(e) As per Article 217(2)(b) of the Constitution of India, a person who has been an advocate of a High Court or of two or more such Courts in succession for more than 10 years of practice, is eligible for being appointed as a judge of a High Court. However, a person is qualified for appointment as a Judicial Member of the ITAT if he has been an Advocate for 25 years and for Accountant Member for more than 25 years of practice. Such a provision is manifestly arbitrary and irrational and hence is violative of Article 14 of the Constitution of India.
(f) Functioning of the ITAT cannot be compared with other Tribunals for e.g. The Electricity Tribunal. The Income tax Act, 1961 refers more than 98 Central Acts and various State legislations hence to decide the issues relating to taxation of law and facts it requires in depth knowledge of direct tax law, general law and accountancy. A Division Bench of ITAT consists of Judicial and Accountant member. One may have to consider the situation when all present members retire there will not be any experienced members, rather only members having less than four years of experience to decide the taxation issues wherein crores of tax payable is at stake, Further, given a tenure of only four years, can a member appointed under the Rules, 2020 be capable of deciding fairly without any fear.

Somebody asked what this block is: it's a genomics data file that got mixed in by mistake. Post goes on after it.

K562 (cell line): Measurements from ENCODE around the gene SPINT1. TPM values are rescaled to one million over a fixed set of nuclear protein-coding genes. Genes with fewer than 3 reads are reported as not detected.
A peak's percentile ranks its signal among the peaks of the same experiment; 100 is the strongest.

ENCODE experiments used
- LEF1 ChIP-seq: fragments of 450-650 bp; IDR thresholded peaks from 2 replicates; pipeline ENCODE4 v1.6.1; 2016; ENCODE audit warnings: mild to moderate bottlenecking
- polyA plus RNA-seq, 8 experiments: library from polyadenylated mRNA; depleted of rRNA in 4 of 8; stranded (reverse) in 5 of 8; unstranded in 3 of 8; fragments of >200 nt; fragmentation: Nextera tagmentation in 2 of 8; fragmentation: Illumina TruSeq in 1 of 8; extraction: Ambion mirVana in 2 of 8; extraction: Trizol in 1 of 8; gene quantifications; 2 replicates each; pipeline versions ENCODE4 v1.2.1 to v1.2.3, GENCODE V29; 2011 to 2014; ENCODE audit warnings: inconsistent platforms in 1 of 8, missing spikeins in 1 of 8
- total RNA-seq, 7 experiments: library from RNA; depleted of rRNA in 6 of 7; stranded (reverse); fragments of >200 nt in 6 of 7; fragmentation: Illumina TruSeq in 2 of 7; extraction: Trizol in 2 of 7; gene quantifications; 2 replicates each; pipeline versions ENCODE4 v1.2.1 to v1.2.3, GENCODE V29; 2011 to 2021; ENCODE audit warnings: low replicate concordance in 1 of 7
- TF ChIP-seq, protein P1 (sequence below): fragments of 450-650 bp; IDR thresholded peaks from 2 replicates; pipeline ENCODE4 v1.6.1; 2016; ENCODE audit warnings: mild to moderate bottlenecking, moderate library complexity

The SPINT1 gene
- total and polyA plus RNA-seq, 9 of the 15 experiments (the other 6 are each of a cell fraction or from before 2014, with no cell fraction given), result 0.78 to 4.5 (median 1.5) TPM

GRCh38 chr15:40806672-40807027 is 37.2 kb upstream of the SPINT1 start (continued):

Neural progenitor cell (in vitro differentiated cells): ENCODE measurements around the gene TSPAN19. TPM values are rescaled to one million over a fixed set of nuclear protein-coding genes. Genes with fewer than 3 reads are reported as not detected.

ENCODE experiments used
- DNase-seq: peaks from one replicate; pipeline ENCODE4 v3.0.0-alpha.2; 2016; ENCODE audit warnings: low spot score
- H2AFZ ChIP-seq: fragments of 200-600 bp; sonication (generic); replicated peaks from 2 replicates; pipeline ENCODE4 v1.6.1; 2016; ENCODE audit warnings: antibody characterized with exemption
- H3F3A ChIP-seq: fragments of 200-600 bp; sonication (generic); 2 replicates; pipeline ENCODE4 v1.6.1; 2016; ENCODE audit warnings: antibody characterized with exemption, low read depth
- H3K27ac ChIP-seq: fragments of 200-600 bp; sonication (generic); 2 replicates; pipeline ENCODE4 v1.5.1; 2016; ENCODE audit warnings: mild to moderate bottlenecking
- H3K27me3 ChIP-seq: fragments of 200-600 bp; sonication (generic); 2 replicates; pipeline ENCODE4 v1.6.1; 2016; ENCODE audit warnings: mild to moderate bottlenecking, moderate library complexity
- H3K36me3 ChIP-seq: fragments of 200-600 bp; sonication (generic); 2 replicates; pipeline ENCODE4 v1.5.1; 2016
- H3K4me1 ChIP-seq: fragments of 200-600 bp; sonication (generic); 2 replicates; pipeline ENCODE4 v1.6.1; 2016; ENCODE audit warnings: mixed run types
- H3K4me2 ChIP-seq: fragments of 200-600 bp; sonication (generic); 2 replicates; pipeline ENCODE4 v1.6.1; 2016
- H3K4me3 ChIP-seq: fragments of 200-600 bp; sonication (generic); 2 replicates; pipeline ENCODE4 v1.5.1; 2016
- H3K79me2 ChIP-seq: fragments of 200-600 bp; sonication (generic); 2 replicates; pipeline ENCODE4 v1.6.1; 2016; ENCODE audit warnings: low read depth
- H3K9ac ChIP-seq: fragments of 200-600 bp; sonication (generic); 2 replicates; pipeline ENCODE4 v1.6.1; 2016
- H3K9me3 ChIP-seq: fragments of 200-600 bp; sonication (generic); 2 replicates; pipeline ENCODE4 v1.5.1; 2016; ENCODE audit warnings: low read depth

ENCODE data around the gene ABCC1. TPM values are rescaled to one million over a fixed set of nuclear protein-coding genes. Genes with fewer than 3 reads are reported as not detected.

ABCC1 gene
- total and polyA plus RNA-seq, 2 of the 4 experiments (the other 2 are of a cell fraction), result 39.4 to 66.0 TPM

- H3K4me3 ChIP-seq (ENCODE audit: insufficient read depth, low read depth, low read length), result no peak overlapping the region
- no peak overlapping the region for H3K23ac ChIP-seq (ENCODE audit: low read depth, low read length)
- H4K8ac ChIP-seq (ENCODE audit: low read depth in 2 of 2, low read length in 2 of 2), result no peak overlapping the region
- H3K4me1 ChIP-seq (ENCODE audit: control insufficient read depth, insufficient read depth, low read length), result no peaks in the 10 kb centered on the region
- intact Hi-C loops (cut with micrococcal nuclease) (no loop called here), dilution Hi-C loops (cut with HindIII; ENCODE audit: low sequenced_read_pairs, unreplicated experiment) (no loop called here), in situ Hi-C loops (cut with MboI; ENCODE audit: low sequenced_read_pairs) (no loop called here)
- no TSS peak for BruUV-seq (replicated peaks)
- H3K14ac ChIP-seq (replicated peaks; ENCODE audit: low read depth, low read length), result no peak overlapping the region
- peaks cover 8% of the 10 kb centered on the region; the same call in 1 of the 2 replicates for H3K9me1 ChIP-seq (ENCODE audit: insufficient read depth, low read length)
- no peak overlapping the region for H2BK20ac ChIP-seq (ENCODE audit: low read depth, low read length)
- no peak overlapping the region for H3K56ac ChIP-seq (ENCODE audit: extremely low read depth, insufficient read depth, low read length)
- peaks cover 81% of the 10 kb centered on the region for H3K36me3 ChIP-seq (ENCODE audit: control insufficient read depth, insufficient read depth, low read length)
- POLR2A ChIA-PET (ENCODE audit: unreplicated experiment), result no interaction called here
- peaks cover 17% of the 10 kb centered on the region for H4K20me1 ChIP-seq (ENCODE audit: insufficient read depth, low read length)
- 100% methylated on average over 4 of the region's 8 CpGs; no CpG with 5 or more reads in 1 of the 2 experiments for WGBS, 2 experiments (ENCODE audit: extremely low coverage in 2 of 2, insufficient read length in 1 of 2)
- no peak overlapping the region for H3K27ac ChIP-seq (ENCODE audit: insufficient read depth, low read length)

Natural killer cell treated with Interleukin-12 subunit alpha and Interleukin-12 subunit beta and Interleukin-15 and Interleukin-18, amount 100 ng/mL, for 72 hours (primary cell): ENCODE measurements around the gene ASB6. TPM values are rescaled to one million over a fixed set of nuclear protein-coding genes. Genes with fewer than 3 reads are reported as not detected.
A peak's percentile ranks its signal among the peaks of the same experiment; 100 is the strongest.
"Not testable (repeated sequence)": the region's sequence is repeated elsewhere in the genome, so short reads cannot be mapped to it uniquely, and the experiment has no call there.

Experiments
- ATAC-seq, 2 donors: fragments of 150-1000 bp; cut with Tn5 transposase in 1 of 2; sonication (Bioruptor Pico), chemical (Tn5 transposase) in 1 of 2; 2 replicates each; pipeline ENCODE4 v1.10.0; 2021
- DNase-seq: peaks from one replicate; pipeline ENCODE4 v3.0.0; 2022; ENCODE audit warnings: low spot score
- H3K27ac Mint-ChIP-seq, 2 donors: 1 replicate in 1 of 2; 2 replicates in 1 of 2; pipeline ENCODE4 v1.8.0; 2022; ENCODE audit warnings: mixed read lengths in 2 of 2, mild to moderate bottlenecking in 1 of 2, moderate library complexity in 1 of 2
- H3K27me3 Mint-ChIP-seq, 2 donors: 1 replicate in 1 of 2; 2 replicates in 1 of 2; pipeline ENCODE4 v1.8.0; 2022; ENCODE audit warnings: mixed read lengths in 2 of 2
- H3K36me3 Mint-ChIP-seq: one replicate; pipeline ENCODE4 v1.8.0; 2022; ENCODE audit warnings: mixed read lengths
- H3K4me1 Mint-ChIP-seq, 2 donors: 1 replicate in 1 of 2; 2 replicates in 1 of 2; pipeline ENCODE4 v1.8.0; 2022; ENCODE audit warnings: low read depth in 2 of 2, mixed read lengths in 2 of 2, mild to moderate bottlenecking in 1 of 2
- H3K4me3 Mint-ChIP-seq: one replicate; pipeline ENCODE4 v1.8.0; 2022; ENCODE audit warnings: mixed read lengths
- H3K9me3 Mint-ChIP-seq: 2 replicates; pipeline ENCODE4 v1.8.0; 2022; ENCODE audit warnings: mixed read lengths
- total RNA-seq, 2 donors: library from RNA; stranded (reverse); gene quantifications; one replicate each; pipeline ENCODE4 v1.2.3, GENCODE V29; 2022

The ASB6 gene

(g) In the case of UOI v. Sankalchand Himatlal Sheth & Ors. (1977) 4 SCC 193 the Court held that even with regard to the Subordinate Judiciary the framers of the Constitution were anxious to secure that it should be insulated from executive interference and once appointment of a Judicial Officer is made, his subsequent career should be under the control of the High Court and he should not be exposed to the possibility of any improper executive pressure.